Burmese (Myanmar)

Language

Myanmar has four main language families: Sino-TibetanTai–KadaiAustro-Asiatic, and Indo-European. Sino-Tibetan languages are the most spoken and include Burmese, Karen, Kachin, Chin, and Chinese. SLPs in the Pacific Northwest will most likely be serving students and clients who speak Karen, Chin, and Burmese. However,  most of the students and clients will not speak Burmese as a first language.

Burmese

Burmese is the official language of Burma spoken by 32 million as a first language and 10 million as a second language (in ethnic minority cultures and neighboring countries Thailand, Malaysia, and Singapore). Burmese is the native language of the ethnic majority population the Bamar, related to sub-ethnic groups of the Bamar, and to some ethnic minorities like the Mon. It is a member of the Sino-Tibetan or Tibeto-Burman language family.

Burmese language has been greatly influenced by the language Pali of Theravada Buddhism, Mon language, and English. Many words become “loanwords” or are spoken alongside of traditional Burmese. Since the end of British rule, Myanmar government has replaced many English words by coining new words or neologisms. 

Consonants


Bilabial

Dental

Alveolar

Post alveolar
and palatal

Velar and
labiovelar

Glottal

Placeless

Nasal

m̥    m

n̥    n

ɲ̥      ɲ

ŋ̊     ŋ


ɴ

Stop/affricate

pʰ p b

tʰ t d

tɕʰ tɕ dʑ

kʰ k ɡ

ʔ


Fricative


θ (ð)1

sʰ s z

ʃ


h


Approximant


(ɹ)2

j

w (w̥)3


Lateral


l̥    l


  • /ð/ is uncommon
  • /w/ is rare, used only in foreign words
  • /ɹ/ is used only in place names that have retained in Pali or Sanskrit pronunciations
  • In some compound words, the phoneme /dʑ/, when following the nasalized final /ɴ/, can shift to a /j/ sound.
  • The phonemes /p, pʰ, b, t, tʰ, d/, when following the nasalized final /ɴ/, can become /m/ in compound words.
  • In many Burmese verbs, pre-aspiration and post-aspiration distinguishes the causative and non-causative forms of verbs, whereby the aspirated initial consonant indicates active voice or a transitive verb, while an unaspirated initial consonant indicates passive voice or an intransitive verb

Vowels


Monophthongs

Diphthongs

Front

Back

Front off glide

Back off glide

Close

i

u



Close-mid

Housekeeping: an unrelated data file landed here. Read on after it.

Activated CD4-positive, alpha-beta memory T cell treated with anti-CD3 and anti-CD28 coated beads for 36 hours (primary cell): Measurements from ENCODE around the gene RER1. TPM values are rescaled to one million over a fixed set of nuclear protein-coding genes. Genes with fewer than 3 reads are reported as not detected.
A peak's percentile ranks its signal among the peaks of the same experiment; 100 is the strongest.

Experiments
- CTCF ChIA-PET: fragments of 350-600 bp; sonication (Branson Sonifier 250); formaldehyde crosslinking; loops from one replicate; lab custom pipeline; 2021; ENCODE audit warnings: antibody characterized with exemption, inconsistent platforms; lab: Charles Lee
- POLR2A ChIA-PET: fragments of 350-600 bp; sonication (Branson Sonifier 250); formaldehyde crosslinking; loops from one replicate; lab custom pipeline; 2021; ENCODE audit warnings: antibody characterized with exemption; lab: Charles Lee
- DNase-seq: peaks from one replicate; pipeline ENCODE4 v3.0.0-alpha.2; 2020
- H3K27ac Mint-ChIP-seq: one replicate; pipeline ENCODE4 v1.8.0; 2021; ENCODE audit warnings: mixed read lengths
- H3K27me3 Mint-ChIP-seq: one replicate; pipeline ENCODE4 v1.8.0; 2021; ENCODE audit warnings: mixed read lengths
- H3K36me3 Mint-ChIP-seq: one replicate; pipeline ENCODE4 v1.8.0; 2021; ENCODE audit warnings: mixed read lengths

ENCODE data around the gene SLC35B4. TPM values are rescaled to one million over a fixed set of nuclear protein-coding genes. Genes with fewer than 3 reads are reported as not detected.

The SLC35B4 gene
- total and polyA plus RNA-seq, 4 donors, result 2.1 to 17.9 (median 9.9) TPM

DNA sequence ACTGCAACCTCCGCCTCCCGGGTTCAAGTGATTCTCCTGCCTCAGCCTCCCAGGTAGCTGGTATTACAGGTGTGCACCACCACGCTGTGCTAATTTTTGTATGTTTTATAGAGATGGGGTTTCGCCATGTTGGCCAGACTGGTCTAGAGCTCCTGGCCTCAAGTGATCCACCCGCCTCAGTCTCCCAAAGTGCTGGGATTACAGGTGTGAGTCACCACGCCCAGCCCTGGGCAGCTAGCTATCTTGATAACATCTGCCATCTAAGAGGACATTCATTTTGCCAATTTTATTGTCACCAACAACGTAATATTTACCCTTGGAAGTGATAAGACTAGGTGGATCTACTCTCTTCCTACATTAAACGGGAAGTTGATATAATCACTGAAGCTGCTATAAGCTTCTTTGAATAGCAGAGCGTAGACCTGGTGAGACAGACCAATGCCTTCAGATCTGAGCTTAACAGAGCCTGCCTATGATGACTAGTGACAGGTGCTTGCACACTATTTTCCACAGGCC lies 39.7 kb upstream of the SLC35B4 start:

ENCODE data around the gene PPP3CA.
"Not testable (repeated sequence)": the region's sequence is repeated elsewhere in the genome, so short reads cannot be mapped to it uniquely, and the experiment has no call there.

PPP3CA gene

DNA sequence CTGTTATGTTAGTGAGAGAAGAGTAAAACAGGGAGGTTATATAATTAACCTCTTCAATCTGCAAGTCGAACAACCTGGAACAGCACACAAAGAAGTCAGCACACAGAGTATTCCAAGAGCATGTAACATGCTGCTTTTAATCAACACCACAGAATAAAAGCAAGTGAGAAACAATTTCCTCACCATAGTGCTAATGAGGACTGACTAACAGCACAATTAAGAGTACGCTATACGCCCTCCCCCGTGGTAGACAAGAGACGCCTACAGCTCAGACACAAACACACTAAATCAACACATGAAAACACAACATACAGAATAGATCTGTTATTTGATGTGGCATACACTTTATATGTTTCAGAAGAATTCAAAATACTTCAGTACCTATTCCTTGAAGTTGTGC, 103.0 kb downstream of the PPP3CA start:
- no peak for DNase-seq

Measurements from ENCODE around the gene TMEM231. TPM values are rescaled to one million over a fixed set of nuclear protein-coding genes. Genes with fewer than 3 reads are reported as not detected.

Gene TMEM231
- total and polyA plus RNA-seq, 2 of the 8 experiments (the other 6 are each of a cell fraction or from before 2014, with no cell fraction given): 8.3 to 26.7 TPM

e

o

ei

ou

Mid

ə



Open-mid

ɛ

ɔ



Open


a

ai

au

Monophthongs /e/, /o/, /ə/, and /ɔ/, only occur in open syllables.

Diphthongs /ei/, /ou/, /ai/, and /au/ occur only in closed syllables.

Tones

Burmese is a tonal language; therefore, the phonemic contrasts can be made on the premise of the tone of a vowel. For Burmese, phonemic contrasts involve not only pitch, but also phonation, intensity, duration, and vowel quality.  There are four contrastive tones in Burmese: 

Tone

Symbol
(shown on a)

Description

Low

à

Normal phonation, medium duration, low intensity, low (often slightly rising) pitch

High

á

Sometimes slightly breathy, relatively long, high intensity, high pitch; often with a fall before a pause

Creaky

tense or creaky phonation (sometimes with lax glottal stop), medium duration, high intensity, high (often slightly falling) pitch

Checked

Centralized vowel quality, final glottal stop, short duration, high pitch (in citation; can vary in context)

  • For syllables ending with /N/, the tone is excluded.
  • Many linguists only classify two real tones: high (applied to words that end with a stop or check, high-rising pitch) and ordinary (unchecked and non-glottal words, with falling or lower pitch). 

Syllable Structure

Syllabic structure of Burmese is C(G)V((V)C).  It consists of consonant optionally followed by a glide, and the rime consists of a monophthong alone, a monophthong with a consonant, or a diphthong with a consonant. /ʔ/ and /ɴ/ are the only consonants to end in a coda.

Alphabet

Burmese alphabet has 33 letters and 12 vowels and is written from left to right. Between words there are no spaces, but there are usually spaces between clauses. Letters and diacritics are circular and all letters have a natural vowel. There are six consonant groups and tone markings and vowel changes are written in diacritics surrounding the letters.

Grammar

  • Burmese word order is subject-object-verb and is monosyllabic.
  • Sentence structure defines syntactical relationships and verbs are not conjugated.  Burmese does not contain adjectives; instead the verb carries the meaning (e.g. “to be X”).
  • Adjectives are combined with the noun.
  • Comparatives are usually ordered.
  • Superlatives are indicated with the prefix.
  • Numbers follow the noun they modify.
  • Burmese makes prominent usage of particles, which indicates level of respect, tense, and mood.
  • Reduplication is prevalent in Burmese to make meaning stronger or weaker or to indicate plurality.
  • Verbs: Verbs are almost always suffixed with at least one particle that tells the listening information about tense, intention, politeness, mood, etc. Verbs are conjugated differently than most European languages; instead the root of the Burmese verb always remains unchanged.  It also does not have to agree to subject, person, number, or gender.
  • Nouns: Nouns are pluralized by suffixing the particle and the particle is also suffixed to modify the known. Plural suffixes are not used when the noun is quantified. Burmese does not have masculine or feminine nouns, but makes a difference between sexes by means of suffix particles.
  • Numerical classifiers: Burmese, like their neighboring languages Thai, Bengali, and Chinese, uses numerical classifiers when nouns are quantified. An English equivalent is an expression such as “two slices of bread.” The word order for quantified words is: quantified noun + numeral adjective + classifier, except in round numbers that end in zero where the quantified noun goes after the classifier.